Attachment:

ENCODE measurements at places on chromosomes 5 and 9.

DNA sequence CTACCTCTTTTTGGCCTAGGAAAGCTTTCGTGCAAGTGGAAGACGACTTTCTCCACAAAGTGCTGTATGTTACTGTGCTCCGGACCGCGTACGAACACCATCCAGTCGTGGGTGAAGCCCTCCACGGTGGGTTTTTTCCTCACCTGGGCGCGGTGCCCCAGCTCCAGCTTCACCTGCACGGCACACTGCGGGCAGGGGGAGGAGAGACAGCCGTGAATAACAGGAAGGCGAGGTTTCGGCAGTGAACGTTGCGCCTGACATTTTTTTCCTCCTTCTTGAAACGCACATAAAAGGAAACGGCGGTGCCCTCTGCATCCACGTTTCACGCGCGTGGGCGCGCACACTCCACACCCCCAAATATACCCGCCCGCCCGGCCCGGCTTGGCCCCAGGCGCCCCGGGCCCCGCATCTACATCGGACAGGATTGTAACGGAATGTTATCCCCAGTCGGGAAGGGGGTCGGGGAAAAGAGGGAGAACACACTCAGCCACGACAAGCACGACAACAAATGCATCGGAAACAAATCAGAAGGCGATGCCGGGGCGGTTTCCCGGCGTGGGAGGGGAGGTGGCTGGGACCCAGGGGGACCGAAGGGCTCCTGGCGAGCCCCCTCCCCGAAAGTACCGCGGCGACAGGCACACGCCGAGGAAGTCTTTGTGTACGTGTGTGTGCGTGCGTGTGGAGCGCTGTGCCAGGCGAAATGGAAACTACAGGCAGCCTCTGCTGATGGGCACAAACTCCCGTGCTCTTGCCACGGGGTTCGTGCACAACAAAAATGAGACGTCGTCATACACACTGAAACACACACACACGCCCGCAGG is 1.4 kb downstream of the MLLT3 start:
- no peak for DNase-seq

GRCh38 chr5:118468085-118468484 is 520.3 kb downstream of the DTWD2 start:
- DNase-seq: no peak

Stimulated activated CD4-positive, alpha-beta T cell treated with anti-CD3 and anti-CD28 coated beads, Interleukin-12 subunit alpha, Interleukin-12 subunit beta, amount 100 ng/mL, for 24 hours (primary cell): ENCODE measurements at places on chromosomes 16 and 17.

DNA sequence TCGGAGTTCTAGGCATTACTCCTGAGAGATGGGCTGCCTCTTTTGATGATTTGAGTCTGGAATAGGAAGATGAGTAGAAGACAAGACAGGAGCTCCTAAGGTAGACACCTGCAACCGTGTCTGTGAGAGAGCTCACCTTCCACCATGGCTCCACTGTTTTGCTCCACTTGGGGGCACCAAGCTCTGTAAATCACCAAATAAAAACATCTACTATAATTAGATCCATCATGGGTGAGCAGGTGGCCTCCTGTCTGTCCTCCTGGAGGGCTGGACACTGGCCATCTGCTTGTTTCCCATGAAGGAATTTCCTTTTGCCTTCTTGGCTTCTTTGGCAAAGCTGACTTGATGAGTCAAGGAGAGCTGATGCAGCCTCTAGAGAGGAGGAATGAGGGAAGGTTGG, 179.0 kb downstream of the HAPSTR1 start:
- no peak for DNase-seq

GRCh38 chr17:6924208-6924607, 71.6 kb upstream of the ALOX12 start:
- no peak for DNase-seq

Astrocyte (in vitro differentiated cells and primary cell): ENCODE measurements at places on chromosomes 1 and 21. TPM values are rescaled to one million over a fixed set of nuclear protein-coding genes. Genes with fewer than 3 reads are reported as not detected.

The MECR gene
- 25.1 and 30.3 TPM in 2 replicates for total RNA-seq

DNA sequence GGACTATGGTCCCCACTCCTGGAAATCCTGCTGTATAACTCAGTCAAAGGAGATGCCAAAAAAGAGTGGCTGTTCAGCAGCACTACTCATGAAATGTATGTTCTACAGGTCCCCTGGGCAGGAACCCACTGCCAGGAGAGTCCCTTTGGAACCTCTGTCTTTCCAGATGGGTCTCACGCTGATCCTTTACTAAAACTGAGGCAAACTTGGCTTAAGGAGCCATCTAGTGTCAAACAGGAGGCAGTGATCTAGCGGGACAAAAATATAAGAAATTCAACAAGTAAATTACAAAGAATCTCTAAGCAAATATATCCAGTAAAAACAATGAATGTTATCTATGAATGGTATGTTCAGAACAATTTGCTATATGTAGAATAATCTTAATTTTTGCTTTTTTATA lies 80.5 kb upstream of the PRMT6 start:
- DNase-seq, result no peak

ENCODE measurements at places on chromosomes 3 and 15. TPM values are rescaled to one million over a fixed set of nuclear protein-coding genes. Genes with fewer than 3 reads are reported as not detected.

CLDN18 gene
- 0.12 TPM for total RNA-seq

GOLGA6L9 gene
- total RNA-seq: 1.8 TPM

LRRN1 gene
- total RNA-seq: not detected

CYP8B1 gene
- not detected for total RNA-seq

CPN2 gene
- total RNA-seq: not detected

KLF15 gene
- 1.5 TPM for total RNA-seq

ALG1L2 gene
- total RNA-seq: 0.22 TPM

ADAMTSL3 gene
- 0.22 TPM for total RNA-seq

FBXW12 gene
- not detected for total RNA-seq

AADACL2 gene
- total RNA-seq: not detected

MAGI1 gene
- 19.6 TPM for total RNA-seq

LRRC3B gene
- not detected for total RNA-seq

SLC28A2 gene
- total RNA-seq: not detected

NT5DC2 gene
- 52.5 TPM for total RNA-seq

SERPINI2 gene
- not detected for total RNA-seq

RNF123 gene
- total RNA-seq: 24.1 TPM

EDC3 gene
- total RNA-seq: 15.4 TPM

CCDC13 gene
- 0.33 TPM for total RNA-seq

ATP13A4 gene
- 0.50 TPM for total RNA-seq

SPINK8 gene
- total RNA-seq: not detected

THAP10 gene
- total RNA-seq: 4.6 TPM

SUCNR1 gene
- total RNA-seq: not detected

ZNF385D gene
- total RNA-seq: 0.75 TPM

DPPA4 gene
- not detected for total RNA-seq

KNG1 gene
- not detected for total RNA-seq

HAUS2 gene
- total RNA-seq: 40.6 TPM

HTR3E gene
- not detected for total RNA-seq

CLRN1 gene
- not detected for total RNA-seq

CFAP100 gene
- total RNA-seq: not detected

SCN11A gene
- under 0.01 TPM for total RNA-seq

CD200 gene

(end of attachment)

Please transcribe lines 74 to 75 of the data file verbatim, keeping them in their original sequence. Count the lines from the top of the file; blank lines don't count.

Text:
- total RNA-seq: not detected

SCN11A gene